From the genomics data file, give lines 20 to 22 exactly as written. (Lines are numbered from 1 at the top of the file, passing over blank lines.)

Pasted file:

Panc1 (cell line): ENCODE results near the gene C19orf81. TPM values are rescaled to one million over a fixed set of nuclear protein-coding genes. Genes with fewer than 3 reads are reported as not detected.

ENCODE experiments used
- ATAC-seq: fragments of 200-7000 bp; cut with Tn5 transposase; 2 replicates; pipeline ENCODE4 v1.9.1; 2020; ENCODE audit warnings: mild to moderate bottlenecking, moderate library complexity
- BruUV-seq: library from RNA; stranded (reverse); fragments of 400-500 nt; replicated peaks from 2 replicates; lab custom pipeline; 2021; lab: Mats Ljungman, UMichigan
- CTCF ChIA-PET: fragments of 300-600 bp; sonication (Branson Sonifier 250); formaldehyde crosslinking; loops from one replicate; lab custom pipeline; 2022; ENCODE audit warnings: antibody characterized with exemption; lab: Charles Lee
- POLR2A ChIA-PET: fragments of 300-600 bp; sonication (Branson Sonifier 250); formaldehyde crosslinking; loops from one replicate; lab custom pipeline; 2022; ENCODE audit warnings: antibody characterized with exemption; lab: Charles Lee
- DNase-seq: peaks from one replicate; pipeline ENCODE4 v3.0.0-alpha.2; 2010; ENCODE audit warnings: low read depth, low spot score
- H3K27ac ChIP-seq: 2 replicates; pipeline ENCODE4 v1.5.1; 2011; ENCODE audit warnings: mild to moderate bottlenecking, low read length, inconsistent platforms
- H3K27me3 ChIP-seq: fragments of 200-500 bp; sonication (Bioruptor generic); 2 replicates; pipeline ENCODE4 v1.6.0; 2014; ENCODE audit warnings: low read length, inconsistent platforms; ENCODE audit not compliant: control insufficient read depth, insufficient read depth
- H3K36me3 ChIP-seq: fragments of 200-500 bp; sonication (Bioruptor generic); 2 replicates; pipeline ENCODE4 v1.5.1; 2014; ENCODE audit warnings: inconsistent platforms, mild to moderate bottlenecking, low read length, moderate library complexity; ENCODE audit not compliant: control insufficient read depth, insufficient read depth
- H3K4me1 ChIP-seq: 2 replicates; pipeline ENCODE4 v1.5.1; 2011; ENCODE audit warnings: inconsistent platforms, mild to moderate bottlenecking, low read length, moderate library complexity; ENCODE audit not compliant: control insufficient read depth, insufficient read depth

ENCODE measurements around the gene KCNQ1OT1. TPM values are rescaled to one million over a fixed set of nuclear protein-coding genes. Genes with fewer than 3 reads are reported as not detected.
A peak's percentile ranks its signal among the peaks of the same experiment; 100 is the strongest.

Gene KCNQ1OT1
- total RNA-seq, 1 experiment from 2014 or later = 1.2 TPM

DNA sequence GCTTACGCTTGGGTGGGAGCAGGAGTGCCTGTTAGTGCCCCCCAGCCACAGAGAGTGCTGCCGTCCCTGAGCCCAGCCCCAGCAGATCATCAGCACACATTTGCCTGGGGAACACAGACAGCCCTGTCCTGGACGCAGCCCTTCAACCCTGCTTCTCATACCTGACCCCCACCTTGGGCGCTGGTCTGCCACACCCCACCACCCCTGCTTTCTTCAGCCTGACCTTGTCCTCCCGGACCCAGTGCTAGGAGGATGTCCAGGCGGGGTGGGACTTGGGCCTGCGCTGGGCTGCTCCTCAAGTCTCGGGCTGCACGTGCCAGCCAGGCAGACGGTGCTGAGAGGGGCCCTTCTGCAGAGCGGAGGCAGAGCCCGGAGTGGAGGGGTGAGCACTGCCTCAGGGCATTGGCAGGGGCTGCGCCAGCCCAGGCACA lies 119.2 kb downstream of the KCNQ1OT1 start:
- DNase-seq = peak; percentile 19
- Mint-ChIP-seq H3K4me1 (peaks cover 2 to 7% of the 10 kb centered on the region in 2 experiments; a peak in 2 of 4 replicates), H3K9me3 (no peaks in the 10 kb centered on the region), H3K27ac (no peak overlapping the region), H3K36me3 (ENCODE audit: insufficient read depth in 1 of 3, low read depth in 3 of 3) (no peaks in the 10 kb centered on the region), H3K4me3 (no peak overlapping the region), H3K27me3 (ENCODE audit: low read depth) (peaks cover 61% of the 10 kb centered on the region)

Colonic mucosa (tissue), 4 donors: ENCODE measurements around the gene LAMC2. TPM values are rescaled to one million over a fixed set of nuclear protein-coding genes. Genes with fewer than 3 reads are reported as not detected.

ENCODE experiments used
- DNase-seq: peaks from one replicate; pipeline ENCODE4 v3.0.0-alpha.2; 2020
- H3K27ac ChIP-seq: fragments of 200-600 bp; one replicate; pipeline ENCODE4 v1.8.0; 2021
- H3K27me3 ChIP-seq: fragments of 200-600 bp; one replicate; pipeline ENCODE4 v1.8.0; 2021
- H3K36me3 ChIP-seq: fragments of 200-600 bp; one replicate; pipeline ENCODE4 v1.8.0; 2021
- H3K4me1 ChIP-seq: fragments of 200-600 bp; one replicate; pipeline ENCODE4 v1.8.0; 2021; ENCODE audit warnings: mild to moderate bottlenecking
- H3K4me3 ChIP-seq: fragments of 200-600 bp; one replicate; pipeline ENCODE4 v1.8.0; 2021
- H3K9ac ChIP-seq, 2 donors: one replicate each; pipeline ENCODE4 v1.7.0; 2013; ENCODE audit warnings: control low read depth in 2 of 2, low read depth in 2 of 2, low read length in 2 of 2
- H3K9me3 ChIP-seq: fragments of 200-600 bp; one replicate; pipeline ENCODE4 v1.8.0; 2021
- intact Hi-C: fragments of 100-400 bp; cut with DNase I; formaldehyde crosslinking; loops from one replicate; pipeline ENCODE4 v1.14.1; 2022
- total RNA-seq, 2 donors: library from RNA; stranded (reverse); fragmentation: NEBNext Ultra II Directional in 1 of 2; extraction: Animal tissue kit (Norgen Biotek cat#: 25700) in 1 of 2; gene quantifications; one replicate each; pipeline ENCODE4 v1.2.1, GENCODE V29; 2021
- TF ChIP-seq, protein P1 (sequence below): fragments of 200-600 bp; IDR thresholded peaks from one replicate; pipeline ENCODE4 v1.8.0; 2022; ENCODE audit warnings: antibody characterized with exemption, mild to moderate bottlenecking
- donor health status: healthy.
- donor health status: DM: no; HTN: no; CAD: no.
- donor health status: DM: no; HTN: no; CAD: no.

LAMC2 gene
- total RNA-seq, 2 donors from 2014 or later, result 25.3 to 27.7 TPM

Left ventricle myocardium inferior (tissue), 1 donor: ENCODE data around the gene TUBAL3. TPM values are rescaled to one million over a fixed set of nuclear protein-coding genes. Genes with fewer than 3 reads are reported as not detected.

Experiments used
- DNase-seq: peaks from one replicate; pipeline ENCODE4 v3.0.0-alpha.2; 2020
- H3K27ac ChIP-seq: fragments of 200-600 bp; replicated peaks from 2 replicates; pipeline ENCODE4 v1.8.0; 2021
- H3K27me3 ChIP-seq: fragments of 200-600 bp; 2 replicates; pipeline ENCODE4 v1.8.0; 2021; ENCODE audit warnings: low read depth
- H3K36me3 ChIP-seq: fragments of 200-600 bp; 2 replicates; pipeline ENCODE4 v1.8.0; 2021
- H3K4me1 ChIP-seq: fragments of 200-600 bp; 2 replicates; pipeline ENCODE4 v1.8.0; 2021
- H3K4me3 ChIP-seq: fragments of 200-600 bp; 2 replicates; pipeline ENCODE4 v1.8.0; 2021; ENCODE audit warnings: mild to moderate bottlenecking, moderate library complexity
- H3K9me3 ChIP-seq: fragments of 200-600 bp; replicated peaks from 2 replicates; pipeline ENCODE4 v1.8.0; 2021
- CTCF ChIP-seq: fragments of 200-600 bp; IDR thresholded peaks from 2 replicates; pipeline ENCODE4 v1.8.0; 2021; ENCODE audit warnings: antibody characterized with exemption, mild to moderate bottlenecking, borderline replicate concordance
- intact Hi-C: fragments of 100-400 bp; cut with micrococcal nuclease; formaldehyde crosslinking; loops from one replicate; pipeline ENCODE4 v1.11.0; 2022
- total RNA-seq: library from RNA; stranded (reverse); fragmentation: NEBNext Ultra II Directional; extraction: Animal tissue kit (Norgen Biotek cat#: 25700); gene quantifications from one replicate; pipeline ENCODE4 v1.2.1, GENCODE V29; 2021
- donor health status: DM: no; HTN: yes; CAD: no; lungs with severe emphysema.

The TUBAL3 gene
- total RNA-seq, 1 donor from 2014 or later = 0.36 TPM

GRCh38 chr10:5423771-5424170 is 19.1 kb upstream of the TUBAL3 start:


ENCODE experiments used
- DNase-seq: peaks from one replicate; pipeline ENCODE4 v3.0.0-alpha.2; 2020
- H3K27ac ChIP-seq: fragments of 200-600 bp; one replicate; pipeline ENCODE4 v1.8.0; 2021